26 Feb, 2014 von Philipp Hock 0
Since WhatsApp was sold for 19 billion dollar to Facebook, lots of blogs and news seek for alternatives. In this short comment, I will point out why we all need alternatives, why we all need more than one alternative, why this works and what features our new alternative must have.
Threema, Textsecure or Telegram are just a few new so called WhatsApp competitor nowadays. But before we go out and look for alternatives, we must understand what’s the problem with WhatsApp and Facebook. And before we consider that, we must understand why Zuckerberg payed 19 billion dollar for WhatsApp. I intentionally do not say that WhatsApp is worth that much money. It’s only that much worth for Facebook. The big deal shows us what really matters in the information age. Surprise, it’s information itself. Facebook itself is free, so where comes all the money? Facebook can afford buying WhatsApp, despite Facebook has not a single paying user. This tells us that information is very important and also very expensive. Important for advertising, marketing research or insurance companies. Or intelligence agencies. Information about us. Companies make billions of dollars by selling information they know about us!
The bad thing about this is, that we only understand why this can be a problem when it’s too late. When knowledge about us is used against us and we suddendly recognize it. Before that, we all agree using our personal information. And that’s bad.
So we note that information is important and we must take care of it.
For example by not giving a single company that much information. But there is more. It’s power. Facebook not only has our personal information, it has the power of more than one billion users. And there is almost no business competition.
So we note that using one centralized service supports monopolism and helps aggregating information.
So far, we’ve learned about the disadvantages of an information collecting centralized service. Now let’s have a look at why WhatsApp has so many users despite there are a lot of alternatives. When we read about apps having the potential to compete with WhatsApp, we always stumble upon the word usability. One of the main reason why WhatsApp is so successful, is because everyone can use it. You do not even have to register (explicitly). Registering is done almost instantly and implicitly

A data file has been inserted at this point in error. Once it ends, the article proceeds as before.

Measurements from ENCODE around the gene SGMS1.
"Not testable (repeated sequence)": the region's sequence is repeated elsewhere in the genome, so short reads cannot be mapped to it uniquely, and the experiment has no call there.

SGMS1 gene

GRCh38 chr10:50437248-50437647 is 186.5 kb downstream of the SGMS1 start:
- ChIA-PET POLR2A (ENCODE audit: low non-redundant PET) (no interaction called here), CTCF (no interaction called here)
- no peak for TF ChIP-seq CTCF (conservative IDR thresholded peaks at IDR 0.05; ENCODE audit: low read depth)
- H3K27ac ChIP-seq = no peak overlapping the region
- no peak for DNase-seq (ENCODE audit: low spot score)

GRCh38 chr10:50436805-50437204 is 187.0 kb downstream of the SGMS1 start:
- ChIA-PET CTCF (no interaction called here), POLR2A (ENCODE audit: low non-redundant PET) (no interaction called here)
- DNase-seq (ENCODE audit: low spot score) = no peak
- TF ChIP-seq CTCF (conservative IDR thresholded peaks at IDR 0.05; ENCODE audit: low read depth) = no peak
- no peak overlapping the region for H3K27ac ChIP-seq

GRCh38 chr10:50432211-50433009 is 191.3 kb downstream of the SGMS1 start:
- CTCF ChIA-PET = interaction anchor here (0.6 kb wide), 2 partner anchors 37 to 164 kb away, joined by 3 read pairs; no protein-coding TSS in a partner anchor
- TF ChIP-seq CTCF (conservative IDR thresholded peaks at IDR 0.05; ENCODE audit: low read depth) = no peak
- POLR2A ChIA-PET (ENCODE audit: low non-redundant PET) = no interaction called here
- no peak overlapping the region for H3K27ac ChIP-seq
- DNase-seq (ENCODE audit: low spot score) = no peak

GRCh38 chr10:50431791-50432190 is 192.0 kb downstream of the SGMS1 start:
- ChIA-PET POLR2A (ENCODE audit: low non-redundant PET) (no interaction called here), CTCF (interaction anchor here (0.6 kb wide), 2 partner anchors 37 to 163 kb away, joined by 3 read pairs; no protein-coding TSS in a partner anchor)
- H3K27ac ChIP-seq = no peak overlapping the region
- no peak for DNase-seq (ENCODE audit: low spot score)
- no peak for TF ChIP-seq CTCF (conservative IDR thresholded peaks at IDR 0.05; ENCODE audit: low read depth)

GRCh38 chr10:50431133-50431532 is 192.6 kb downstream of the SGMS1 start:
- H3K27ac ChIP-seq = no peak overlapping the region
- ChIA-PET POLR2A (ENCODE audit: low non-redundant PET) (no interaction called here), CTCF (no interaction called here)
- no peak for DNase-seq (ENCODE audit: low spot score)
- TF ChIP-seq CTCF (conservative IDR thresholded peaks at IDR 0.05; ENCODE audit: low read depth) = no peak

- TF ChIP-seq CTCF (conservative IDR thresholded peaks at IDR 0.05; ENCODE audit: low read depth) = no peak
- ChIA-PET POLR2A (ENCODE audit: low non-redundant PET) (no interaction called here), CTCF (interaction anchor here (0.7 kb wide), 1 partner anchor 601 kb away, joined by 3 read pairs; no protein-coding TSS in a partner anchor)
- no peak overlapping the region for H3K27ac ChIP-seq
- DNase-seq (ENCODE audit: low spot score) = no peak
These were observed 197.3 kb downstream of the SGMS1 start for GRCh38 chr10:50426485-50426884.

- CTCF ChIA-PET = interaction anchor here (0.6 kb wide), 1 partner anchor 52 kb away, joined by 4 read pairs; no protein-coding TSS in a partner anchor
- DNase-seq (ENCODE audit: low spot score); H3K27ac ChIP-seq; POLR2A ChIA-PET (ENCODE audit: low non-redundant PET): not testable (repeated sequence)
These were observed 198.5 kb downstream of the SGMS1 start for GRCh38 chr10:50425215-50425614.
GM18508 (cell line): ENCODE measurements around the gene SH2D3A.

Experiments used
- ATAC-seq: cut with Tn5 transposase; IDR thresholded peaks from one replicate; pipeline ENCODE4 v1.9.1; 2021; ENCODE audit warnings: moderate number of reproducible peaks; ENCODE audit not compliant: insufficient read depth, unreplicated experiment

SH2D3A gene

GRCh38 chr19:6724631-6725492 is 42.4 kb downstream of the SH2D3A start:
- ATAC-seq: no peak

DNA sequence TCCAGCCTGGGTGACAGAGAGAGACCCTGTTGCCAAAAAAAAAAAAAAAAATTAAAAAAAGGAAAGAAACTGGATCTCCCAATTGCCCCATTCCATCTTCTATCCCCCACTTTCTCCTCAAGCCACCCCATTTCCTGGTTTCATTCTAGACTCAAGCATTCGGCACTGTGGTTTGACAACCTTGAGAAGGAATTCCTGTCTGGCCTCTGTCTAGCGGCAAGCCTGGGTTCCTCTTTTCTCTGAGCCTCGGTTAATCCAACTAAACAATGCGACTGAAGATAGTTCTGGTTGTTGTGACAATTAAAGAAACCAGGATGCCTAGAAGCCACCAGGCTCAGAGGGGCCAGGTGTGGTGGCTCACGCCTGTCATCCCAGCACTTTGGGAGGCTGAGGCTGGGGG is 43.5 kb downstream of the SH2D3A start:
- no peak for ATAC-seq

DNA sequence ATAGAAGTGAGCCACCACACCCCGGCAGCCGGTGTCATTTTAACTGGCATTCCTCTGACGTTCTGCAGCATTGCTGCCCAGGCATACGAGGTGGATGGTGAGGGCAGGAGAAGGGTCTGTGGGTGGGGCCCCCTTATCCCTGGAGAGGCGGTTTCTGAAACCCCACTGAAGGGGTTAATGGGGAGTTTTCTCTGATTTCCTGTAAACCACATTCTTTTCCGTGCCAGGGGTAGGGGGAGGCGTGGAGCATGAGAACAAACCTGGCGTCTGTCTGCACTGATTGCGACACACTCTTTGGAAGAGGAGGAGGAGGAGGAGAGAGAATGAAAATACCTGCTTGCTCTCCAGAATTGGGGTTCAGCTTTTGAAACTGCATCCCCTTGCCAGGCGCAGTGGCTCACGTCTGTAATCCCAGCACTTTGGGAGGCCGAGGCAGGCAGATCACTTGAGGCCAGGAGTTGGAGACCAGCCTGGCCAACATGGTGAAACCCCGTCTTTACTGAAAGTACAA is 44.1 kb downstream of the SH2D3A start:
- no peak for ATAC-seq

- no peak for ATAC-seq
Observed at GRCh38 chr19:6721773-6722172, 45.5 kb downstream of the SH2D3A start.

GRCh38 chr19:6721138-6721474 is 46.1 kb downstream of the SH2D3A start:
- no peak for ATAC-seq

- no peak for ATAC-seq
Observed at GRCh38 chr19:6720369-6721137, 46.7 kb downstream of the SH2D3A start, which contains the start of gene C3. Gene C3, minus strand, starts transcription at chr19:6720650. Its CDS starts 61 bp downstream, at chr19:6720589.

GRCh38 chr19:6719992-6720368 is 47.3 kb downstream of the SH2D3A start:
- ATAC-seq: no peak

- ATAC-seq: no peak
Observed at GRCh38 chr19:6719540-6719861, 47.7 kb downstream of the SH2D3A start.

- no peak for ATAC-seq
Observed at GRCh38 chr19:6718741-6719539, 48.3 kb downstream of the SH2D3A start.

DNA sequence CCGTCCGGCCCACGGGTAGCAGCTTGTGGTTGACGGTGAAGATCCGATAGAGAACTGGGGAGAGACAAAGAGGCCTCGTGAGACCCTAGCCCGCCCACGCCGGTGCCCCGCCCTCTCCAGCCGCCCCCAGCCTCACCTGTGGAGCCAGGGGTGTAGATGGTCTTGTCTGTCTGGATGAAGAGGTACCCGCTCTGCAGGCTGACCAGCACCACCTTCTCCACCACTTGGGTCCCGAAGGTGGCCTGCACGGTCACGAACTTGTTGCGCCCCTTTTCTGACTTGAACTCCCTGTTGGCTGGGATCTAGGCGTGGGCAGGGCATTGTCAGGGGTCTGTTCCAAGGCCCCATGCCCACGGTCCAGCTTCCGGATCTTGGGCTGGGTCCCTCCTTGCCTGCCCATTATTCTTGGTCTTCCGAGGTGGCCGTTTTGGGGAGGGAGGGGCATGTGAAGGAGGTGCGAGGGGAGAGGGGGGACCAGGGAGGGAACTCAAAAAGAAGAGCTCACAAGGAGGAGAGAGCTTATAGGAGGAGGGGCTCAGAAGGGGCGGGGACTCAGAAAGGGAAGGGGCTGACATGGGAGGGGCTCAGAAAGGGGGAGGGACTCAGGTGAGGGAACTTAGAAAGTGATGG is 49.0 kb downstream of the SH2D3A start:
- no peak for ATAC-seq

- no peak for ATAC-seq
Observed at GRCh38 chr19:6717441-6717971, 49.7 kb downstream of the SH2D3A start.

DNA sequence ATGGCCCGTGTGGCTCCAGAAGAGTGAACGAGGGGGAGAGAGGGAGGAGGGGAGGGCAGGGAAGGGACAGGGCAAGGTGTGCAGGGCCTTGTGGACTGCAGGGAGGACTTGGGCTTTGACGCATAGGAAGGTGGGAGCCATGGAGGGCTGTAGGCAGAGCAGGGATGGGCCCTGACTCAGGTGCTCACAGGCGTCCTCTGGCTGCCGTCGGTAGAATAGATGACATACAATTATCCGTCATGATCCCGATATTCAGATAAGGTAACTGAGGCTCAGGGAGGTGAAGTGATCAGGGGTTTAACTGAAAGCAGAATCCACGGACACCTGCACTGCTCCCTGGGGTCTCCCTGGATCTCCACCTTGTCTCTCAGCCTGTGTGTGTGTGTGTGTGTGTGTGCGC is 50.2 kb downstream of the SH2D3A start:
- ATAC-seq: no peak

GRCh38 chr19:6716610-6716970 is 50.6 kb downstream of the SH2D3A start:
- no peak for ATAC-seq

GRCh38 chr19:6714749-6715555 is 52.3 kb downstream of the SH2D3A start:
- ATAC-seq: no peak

So we note that providing a real alternative to people, we must make the barrier of using our product very, very low by optimizing its usability. Features like group-chats or the ability to send multimedia files would increase the acceptance too. Platform support is also very important.
Let’s recap that. A chat system should protect our information. This can be done partially by using the right encryption. Partially, because meta data can be very difficult to encrypt. That means, data between two chatters can be strongly encrypted, but it’s hard to encrypt the information about who talks to each other (meta data). If we store the whole meta information collection at a single place (or company), we can hide what we are talking but not when, to who, where, how often and so on. For the latter, we must take a look at network topologies first. All communication in WhatsApp or Facebook end up at one server or server-cluster (see figure 1). A better alternative is using multiple independent servers. A decentralized system (see figure 2).
Here, each server can be owned by another person or company. Communication is still possible between them because the Internet is designed that way. Think about email for example. Here we have the freedom of choice which provider we want to use. On top of that, we could use TOR (a network for the anonymization of connection data) to disguise even more of our meta data.
Another network topology we consider is the peer-to-peer architecture (see figure 3). Skype used to have this before Microsoft took it over. But Skype also fails somewhere else. At first, meta data is centralized. Second, it is owned by is a network for the anonymization of connection data one company (Microsoft). Third, it fails on it’s closed source nature. We cannot control or see what’s going on inside the system.
So we note that using an open source decentralized system is good. Also note that this is where most of the recently discussed alternatives fail completely.
Another problem with closed source is the denial of choice. For example the choice of crypto algorithms. In an open system, we can use any end-to-end encryption we want. And we want that choice because weak encryption is not considerable for us. We also want encryption that guarantees us deniability and perfect forward secrecy. Deniability means that nobody can proof that your conversation actually took place. Perfect forward secrecy means that if someone comes into possession of your password or encryption keys, your conversation cannot be decrypted afterwards. So we note that we need a system that allows us to use our own clients and our own encryption. Let’s summarize this. Our chat system must be decentralized, support any client and any end-to-end encryption,
be easy to use and support all available platforms. To make it short here, it already exists. It’s called XMPP and was developed in 1999.